"Sometimes, after talking with a person, you want to pet a dog, wave at a monkey, and take off your hat to an elephant." (Maxim Gorki)
 

Offline tggzzz

  • Super Contributor
  • ***
  • Posts: 19846
  • Country: gb
  • Numbers, not adjectives
    • Having fun doing more, with less
Re: Will this signal destroy my uC pin?
« Reply #38 on: May 18, 2024, 06:10:07 pm »
I encountered these problems only when turning off the gen, so far.

But did you encounter the transients at all when you first turn off the output, then turn off the power to the generator? I am getting a bit desparate that you still have not answered this simple question.

If turning off the output first fixes the problem, that would be such an obvious and adequate solution. Before I shut off my car engine, I stop my car and put the gears into idle or step on the clutch pedal. I am not complaining that the car does not handle it well if I shut off the ignition while driving...

Power cuts happen.
Indeed. Test equipment which supply power and/or signals to a DUT should be designed so they don't output spikes / surges when powered down for whatever reason.

I do agree. Moreover, i would say, that there should be safe limits to setup, that would not be exceeded, when misconfiguring it.

You do set limits: the max voltage and max current.

If you want to have a second set of limits, then you will have to define why you won't  misconfigure those limits.

Then you'll have to work out why a PSU would violate the first set of limits but not the second.
There are lies, damned lies, statistics - and ADC/DAC specs.
Glider pilot's aphorism: "there is no substitute for span". Retort: "There is a substitute: skill+imagination. But you can buy span".
Having fun doing more, with less
 

Offline eTobeyTopic starter

  • Frequent Contributor
  • **
  • Posts: 797
  • Country: de
Re: Will this signal destroy my uC pin?
« Reply #39 on: May 19, 2024, 09:55:39 am »
Made another test with a 50 Ohm termination ( gen -> 50 Ohm term -> probe).
It peaks at 6.2V with a set up level of 3.3! And it equals a mean of 4.5V for 240us.

Squarewave on high level that is.
"Sometimes, after talking with a person, you want to pet a dog, wave at a monkey, and take off your hat to an elephant." (Maxim Gorki)
 

Offline EPAIII

  • Super Contributor
  • ***
  • Posts: 1099
  • Country: us
Re: Will this signal destroy my uC pin?
« Reply #40 on: May 19, 2024, 01:03:32 pm »
Pikes?

https://en.wikipedia.org/wiki/Pike_(weapon)

Yes, I would think a pike would definitely destroy any micro-processor pin that I know of. In fact, it would probably destroy the entire micro-processor.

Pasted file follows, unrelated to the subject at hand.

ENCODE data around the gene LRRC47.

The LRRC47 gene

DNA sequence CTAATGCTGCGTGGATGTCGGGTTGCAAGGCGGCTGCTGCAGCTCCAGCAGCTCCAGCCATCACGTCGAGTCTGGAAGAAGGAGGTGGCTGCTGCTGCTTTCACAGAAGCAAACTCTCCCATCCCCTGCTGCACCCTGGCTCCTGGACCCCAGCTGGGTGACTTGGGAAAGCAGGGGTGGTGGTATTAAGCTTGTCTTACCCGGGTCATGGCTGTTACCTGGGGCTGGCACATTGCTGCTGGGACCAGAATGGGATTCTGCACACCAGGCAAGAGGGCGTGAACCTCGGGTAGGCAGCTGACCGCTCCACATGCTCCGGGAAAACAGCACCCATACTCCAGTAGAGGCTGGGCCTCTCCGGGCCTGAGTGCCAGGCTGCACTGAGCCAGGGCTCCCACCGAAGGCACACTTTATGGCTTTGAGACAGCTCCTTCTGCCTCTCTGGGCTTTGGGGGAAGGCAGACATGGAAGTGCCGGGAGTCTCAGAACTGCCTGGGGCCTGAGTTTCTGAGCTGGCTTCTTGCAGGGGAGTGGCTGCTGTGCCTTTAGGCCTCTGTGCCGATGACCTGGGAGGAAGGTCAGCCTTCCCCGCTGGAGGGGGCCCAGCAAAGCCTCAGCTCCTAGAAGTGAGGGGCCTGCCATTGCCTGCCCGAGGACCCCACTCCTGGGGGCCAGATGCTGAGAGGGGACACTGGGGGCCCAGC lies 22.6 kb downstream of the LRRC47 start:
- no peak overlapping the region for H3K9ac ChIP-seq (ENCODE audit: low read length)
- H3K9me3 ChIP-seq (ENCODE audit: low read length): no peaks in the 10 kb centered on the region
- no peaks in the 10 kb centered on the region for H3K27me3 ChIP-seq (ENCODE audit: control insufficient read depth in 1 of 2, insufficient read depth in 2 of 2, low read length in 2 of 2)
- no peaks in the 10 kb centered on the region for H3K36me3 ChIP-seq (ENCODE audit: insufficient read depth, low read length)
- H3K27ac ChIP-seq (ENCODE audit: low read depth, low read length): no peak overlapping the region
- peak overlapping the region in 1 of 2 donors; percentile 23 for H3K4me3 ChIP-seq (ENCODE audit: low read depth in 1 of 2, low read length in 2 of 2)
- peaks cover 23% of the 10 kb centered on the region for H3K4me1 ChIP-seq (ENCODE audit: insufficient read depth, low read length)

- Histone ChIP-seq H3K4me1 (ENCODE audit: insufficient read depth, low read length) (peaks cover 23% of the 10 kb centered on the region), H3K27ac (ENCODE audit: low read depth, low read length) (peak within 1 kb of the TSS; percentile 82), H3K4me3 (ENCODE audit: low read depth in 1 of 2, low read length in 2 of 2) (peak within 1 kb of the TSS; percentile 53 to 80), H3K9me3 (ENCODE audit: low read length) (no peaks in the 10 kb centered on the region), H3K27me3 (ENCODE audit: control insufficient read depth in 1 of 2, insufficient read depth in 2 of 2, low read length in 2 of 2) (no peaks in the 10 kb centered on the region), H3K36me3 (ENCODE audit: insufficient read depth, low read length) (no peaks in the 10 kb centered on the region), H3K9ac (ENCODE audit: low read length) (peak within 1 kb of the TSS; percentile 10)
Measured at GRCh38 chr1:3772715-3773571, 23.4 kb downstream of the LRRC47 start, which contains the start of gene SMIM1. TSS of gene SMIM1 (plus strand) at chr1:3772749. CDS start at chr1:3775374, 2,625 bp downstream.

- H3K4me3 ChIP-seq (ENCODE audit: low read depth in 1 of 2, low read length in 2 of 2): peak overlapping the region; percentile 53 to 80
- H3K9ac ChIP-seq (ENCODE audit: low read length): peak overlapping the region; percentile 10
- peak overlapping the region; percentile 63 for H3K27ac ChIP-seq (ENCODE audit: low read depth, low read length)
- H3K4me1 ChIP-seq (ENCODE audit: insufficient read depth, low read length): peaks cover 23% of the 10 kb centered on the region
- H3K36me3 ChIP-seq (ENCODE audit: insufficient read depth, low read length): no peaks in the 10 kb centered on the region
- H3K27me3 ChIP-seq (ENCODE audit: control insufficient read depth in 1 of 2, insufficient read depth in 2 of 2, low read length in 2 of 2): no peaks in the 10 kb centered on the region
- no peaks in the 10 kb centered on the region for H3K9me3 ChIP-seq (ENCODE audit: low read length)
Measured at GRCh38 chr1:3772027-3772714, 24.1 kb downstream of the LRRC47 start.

But so would a sword, a saber, a lance, etc.



Sorry, but I have had German friends who made fun of mein Deutsch.



Hi,

my signal generator does some not so pleasent pikes when it is turned off.
I wonder if my inputs (3.3V) will take immediate damage, or if it takes a few of those pulses (10, 100, 600?).

Anyone has some references or knowledge?
Paul A.  -   SE Texas
And if you look REAL close at an analog signal,
You will find that it has discrete steps.
 

Online ebastler

  • Super Contributor
  • ***
  • Posts: 6671
  • Country: de
Re: Will this signal destroy my uC pin?
« Reply #41 on: May 19, 2024, 01:25:14 pm »
Pikes?
https://en.wikipedia.org/wiki/Pike_(weapon)

No no, you got that wrong. What us Germans are really concerned about is the damage wrought to electronc circuits by fish, especially the predatory species.  ::)

Or maybe it was just a typo for "spike", which could actually happen to a native speaker too. I certainly produce plenty of them in German...
 

Offline madires

  • Super Contributor
  • ***
  • Posts: 7890
  • Country: de
  • A qualified hobbyist ;)
Re: Will this signal destroy my uC pin?
« Reply #42 on: May 19, 2024, 02:26:18 pm »
A TVS diode doesn't distort signals (TVS diodes are used on all inputs / outputs on any piece of quality equipment).
Of course they do. Not only they have non-zero junction capacitance, just like any diode, but this capacitance can actually be very high, which can be critical for fast signals.
Which is why there are so many different kinds of TVS diodes. Including those intended for high speed signals like USB (in various forms), PCIe, HDMI, etc. You can find these with capacitances way below 1pf.

A classic method to hide the relative large capacitance of a TVS is to place it in a diode bridge. Surge protectors for DSL or GigE often use this method (together with GDTs). For low power transients you can get that integrated in a chip, e.g. SRV05-4.